One other method that can be adopted to curb the problems that arise out of unemployment among young people, involves providing relief or protection from the financial hardships of unemployment. For instance, a compulsory unemployment insurance system could be adopted in which workers and their employers contribute to a fund out of which payments are made to those young people who are eligible for work but cannot find work instead of the low-key youth wage subsidy that would perpetuate values of oppression and exploitation.

Increasing access to education
Government has further built 795 schools, about 78 new libraries in addition to 304 that have been upgraded. Moreover, about 80% of our public schools are now no-fee schools and 9 million children are exempted from paying school fees. Currently, about 9 million children receive free meals at school as hunger must not prevent children from poor households from performing at their optimal level in school.

Furthermore, the government is also building three new universities and 12 technical education colleges to expand access to higher education. To create access to higher education for poor and academically sound students, government has increased the National Student Financial Aid Scheme allocation to R2.3 billion in 2016.

This encourages young people to strive for high education in order to qualify for the very skilled labour force required by industry such as in construction, engineering, science and technology. Our country should also assist young people in the development of entrepreneurial skills.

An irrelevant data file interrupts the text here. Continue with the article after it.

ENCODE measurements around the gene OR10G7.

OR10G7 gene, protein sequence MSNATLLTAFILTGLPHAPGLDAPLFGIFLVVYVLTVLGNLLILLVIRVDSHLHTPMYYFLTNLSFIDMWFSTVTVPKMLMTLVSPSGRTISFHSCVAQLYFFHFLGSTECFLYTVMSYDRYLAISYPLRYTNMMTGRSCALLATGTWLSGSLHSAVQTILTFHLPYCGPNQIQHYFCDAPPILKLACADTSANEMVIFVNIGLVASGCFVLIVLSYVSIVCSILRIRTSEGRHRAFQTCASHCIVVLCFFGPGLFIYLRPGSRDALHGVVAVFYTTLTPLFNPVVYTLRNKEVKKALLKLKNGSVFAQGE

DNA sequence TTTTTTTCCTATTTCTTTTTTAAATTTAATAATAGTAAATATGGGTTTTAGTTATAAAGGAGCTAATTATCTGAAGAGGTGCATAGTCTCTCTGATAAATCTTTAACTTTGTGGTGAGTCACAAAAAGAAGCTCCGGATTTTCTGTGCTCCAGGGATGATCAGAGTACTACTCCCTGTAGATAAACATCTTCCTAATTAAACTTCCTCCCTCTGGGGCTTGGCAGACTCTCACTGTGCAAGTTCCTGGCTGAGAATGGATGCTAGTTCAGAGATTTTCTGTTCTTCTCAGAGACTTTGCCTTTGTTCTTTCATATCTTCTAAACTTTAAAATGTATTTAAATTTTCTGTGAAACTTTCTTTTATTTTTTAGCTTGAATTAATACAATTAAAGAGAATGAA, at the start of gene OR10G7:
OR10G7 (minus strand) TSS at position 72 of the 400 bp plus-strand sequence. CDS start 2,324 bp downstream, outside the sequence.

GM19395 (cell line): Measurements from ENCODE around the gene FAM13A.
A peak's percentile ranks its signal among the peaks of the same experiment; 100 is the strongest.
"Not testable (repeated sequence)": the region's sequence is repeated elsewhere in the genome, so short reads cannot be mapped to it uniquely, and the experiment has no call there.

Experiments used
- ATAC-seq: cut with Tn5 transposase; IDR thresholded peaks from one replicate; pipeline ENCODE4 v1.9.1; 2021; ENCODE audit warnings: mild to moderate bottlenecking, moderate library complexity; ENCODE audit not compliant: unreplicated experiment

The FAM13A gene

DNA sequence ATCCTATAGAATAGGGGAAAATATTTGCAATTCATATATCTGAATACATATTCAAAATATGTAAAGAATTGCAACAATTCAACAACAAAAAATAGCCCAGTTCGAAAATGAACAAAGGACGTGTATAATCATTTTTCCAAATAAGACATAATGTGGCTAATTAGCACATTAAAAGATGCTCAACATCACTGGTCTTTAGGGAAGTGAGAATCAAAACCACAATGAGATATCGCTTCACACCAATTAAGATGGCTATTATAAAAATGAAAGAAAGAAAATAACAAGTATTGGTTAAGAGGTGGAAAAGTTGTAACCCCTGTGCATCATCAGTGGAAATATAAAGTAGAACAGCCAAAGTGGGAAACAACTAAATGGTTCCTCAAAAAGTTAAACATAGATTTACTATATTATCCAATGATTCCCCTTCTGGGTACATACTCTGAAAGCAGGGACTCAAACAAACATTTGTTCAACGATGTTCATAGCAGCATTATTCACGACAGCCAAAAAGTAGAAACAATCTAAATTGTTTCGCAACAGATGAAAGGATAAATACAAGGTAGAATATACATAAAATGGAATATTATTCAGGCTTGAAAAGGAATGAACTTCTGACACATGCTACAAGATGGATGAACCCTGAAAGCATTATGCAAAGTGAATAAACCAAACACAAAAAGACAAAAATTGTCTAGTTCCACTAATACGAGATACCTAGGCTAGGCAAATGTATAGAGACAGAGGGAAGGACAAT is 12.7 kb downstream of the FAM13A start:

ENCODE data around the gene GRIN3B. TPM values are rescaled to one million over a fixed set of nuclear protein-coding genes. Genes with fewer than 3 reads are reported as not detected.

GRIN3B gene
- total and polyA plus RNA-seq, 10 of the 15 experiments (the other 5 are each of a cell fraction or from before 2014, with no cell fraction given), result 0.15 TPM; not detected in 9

An area of huge concern, and which poses a problem for young people and their parents is sex and dating, which brings about problems of teenage pregnancy and sexually transmitted infections. Some parents today are prepared to give their children some latitude as far as dating and sex are concerned. In contrast, some parents are very overprotective, restricting their children from going out with the opposite sex, thus, many young people are prevented from learning the valuable experience of adjusting to other persons.

Another serious matter affecting our youth is the abuse of drugs and alcohol. Indications are that between 7.5% and 31% of South Africans have an alcohol problem or are at risk.

In this regard, parents, schools and the church are urged to play a meaningful role in deepening the adopted charter of good values and promoting wholesome relationships.

In conclusion, there is no such thing as a lost generation, it is a generation that must find its way more comfortably and productively in a rapidly changing country and world. By investing in a focused and strategic way in this generation, we are guaranteeing a great future for our country. Oliver Tambo once said: “The children of any nation are its future. A country, a movement, a person that does not value its youth and children does not deserve its future.”

South Africa stands to benefit immeasurably across all elements of the social fabric when we invest in the development of our young people.

Sam Matome Bopape is a former youth activist and currently working in the Presidency. He writes in his personal capacity.